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T1543.002 Systemd Service

Adversaries may create or modify systemd services to repeatedly execute malicious payloads as part of persistence. Systemd is a system and service manager commonly used for managing background daemon processes (also known as services) and other system resources.3 Systemd is the default initialization (init) system on many Linux distributions replacing legacy init systems, including SysVinit and Upstart, while remaining backwards compatible.

Systemd utilizes unit configuration files with the .service file extension to encode information about a service’s process. By default, system level unit files are stored in the /systemd/system directory of the root owned directories (/). User level unit files are stored in the /systemd/user directories of the user owned directories ($HOME). 6

Service unit files use the following directives to execute system commands:2

  • ExecStart, ExecStartPre, and ExecStartPost directives cover execution of commands when a service is started manually by systemctl, or on system start if the service is set to automatically start.
  • ExecReload directive covers when a service restarts.
  • ExecStop, ExecStopPre, and ExecStopPost directives cover when a service is stopped.

Adversaries may abuse systemd functionality to establish persistent access to victim systems by creating and/or modifying service unit files systemd uses upon reboot or starting a service.1 Adversaries may also place symbolic links in these directories, enabling systemd to find these payloads regardless of where they reside on the filesystem.

The .service file’s User directive can be used to run service as a specific user, which could result in privilege escalation based on specific user/group permissions.5

Item Value
ID T1543.002
Sub-techniques T1543.001, T1543.002, T1543.003, T1543.004
Tactics TA0003, TA0004
Platforms Linux
Permissions required User, root
Version 1.3
Created 17 January 2020
Last Modified 12 April 2023

Procedure Examples

ID Name Description
S0401 Exaramel for Linux Exaramel for Linux has a hardcoded location under systemd that it uses to achieve persistence if it is running as root.910
S0410 Fysbis Fysbis has established persistence using a systemd service.11
S0601 Hildegard Hildegard has started a monero service.8
S0192 Pupy Pupy can be used to establish persistence using a systemd service.7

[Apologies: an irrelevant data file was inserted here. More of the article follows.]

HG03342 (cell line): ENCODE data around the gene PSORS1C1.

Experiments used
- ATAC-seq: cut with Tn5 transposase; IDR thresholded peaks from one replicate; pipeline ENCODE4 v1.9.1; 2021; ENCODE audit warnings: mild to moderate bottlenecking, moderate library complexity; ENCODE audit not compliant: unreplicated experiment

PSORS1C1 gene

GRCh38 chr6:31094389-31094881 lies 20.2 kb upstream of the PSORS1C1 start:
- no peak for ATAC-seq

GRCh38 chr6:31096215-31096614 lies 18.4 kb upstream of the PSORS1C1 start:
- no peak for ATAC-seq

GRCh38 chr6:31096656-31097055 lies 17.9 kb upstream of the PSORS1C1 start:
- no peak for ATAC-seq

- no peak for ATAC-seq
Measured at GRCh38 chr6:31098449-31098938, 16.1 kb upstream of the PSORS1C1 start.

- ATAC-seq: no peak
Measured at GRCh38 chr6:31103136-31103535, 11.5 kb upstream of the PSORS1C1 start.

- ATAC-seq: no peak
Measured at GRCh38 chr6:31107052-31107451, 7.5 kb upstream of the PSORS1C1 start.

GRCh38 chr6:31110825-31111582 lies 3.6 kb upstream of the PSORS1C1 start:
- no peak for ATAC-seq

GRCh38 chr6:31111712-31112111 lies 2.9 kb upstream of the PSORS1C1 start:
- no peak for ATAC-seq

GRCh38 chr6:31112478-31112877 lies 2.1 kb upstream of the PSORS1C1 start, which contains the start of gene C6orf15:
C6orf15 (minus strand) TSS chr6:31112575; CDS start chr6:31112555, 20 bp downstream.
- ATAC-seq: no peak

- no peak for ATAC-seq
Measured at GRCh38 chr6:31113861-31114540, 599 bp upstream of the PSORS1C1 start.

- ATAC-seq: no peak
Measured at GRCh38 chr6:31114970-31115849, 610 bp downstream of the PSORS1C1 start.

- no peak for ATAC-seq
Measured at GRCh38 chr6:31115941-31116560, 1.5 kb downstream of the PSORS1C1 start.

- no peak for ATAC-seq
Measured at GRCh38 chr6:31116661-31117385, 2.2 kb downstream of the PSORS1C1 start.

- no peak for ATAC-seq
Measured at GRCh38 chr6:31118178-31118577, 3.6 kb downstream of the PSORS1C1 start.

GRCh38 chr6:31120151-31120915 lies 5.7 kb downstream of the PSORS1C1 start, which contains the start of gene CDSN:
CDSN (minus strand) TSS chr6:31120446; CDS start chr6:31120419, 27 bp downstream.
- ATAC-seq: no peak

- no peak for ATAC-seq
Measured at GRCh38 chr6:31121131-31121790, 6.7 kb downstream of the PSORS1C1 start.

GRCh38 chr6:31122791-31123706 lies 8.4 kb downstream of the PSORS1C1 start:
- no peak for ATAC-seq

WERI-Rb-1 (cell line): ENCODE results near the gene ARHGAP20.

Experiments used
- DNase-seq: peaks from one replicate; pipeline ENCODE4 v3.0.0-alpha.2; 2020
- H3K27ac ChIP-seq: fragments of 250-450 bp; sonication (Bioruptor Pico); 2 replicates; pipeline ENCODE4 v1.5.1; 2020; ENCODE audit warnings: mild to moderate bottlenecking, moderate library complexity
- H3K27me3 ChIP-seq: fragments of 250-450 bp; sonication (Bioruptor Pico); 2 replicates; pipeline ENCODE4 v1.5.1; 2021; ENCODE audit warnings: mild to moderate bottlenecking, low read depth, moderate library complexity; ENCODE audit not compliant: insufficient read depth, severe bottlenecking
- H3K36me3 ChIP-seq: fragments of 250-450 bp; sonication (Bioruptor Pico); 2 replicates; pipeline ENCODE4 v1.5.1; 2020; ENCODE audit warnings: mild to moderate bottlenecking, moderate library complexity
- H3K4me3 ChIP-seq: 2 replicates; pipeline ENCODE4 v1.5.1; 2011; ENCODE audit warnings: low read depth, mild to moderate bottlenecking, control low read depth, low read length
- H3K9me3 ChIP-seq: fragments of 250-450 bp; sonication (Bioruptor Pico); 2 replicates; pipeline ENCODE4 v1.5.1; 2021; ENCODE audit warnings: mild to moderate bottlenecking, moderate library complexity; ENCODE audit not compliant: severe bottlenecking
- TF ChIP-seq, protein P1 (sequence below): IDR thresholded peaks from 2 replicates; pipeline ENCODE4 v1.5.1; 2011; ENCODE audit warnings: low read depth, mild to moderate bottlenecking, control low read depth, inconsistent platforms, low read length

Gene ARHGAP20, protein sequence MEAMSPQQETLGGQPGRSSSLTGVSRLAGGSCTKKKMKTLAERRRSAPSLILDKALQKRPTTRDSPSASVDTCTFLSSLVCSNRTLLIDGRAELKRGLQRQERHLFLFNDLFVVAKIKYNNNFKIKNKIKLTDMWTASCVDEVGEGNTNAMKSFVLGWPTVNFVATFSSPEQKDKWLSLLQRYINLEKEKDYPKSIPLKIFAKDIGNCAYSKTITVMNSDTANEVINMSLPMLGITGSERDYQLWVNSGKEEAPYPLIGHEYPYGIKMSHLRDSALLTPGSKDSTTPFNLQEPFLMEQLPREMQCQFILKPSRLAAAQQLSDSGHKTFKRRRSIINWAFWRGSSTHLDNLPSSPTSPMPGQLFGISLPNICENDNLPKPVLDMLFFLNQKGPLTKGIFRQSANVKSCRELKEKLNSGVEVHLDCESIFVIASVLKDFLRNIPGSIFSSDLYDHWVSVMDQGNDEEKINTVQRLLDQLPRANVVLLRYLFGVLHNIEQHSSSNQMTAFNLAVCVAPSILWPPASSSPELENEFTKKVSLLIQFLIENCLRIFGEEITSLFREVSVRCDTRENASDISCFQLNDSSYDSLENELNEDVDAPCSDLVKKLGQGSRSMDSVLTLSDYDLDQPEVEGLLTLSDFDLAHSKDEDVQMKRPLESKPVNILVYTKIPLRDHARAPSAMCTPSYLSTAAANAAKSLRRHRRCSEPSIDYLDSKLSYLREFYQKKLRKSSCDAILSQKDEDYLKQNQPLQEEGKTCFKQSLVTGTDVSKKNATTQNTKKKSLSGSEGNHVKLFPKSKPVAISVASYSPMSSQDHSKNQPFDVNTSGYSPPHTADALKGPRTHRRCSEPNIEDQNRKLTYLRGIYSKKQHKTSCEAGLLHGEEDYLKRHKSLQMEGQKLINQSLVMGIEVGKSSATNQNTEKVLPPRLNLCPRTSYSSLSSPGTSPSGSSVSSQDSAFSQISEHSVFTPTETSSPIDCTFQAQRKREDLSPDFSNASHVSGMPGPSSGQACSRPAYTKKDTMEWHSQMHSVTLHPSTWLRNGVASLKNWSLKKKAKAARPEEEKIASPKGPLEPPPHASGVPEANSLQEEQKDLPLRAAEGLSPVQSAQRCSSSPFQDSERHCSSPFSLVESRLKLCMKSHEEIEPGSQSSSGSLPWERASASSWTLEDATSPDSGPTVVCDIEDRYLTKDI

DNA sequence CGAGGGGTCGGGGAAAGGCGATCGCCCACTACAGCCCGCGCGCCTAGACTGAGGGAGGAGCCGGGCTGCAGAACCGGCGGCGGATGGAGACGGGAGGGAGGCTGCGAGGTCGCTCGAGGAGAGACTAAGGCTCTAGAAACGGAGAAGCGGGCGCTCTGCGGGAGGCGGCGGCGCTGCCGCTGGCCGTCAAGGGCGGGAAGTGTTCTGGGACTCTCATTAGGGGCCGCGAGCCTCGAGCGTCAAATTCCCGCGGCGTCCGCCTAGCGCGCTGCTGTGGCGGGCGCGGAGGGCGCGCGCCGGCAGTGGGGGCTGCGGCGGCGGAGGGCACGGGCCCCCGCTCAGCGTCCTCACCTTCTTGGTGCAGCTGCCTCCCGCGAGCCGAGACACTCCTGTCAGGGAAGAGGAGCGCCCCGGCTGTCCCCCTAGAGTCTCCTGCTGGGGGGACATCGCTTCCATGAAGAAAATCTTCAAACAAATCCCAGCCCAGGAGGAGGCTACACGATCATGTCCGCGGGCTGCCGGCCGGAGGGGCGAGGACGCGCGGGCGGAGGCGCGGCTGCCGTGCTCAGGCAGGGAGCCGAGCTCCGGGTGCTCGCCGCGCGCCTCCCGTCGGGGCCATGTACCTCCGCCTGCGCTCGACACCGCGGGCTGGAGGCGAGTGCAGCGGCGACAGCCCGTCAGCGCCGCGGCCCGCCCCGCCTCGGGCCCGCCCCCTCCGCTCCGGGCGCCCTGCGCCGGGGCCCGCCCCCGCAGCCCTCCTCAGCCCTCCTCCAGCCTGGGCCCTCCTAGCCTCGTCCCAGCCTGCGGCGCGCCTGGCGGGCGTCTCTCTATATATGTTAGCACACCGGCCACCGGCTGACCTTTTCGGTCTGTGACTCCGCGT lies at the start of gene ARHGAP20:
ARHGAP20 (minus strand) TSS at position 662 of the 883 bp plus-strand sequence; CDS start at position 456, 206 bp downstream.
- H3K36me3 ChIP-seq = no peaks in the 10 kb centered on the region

G0106 Rocke Rocke has installed a systemd service script to maintain persistence.1
S0663 SysUpdate SysUpdate can copy a script to the user owned /usr/lib/systemd/system/ directory with a symlink mapped to a root owned directory, /etc/ystem/system, in the unit configuration file’s ExecStart directive to establish persistence and elevate privileges.12
G0139 TeamTNT TeamTNT has established persistence through the creation of a cryptocurrency mining system service using systemctl.1413


ID Mitigation Description
M1033 Limit Software Installation Restrict software installation to trusted repositories only and be cautious of orphaned software packages.
M1026 Privileged Account Management The creation and modification of systemd service unit files is generally reserved for administrators such as the Linux root user and other users with superuser privileges.
M1022 Restrict File and Directory Permissions Restrict read/write access to systemd unit files to only select privileged users who have a legitimate need to manage system services.
M1018 User Account Management Limit user access to system utilities such as systemctl to only users who have a legitimate need.


ID Data Source Data Component
DS0017 Command Command Execution
DS0022 File File Creation
DS0009 Process Process Creation
DS0019 Service Service Creation


  1. Anomali Labs. (2019, March 15). Rocke Evolves Its Arsenal With a New Malware Family Written in Golang. Retrieved April 24, 2019. 

  2. Free Desktop. (n.d.). systemd.service — Service unit configuration. Retrieved March 20, 2023. 

  3. Linux man-pages. (2014, January). systemd(1) - Linux manual page. Retrieved April 23, 2019. 

  4. Pepe Berba. (2022, January 30). Hunting for Persistence in Linux (Part 3): Systemd, Timers, and Cron. Retrieved March 20, 2023. 

  5. Rapid7. (2016, June 22). Service Persistence. Retrieved April 23, 2019. 

  6. Tony Lambert. (2022, November 13). ATT&CK T1501: Understanding systemd service persistence. Retrieved March 20, 2023. 

  7. Nicolas Verdier. (n.d.). Retrieved January 29, 2018. 

  8. Chen, J. et al. (2021, February 3). Hildegard: New TeamTNT Cryptojacking Malware Targeting Kubernetes. Retrieved April 5, 2021. 

  9. Cherepanov, A., Lipovsky, R. (2018, October 11). New TeleBots backdoor: First evidence linking Industroyer to NotPetya. Retrieved November 27, 2018. 


  11. Doctor Web. (2014, November 21). Linux.BackDoor.Fysbis.1. Retrieved December 7, 2017. 

  12. Daniel Lunghi. (2023, March 1). Iron Tiger’s SysUpdate Reappears, Adds Linux Targeting. Retrieved March 20, 2023. 

  13. Darin Smith. (2022, April 21). TeamTNT targeting AWS, Alibaba. Retrieved August 4, 2022. 

  14. Fiser, D. Oliveira, A. (n.d.). Tracking the Activities of TeamTNT A Closer Look at a Cloud-Focused Malicious Actor Group. Retrieved September 22, 2021.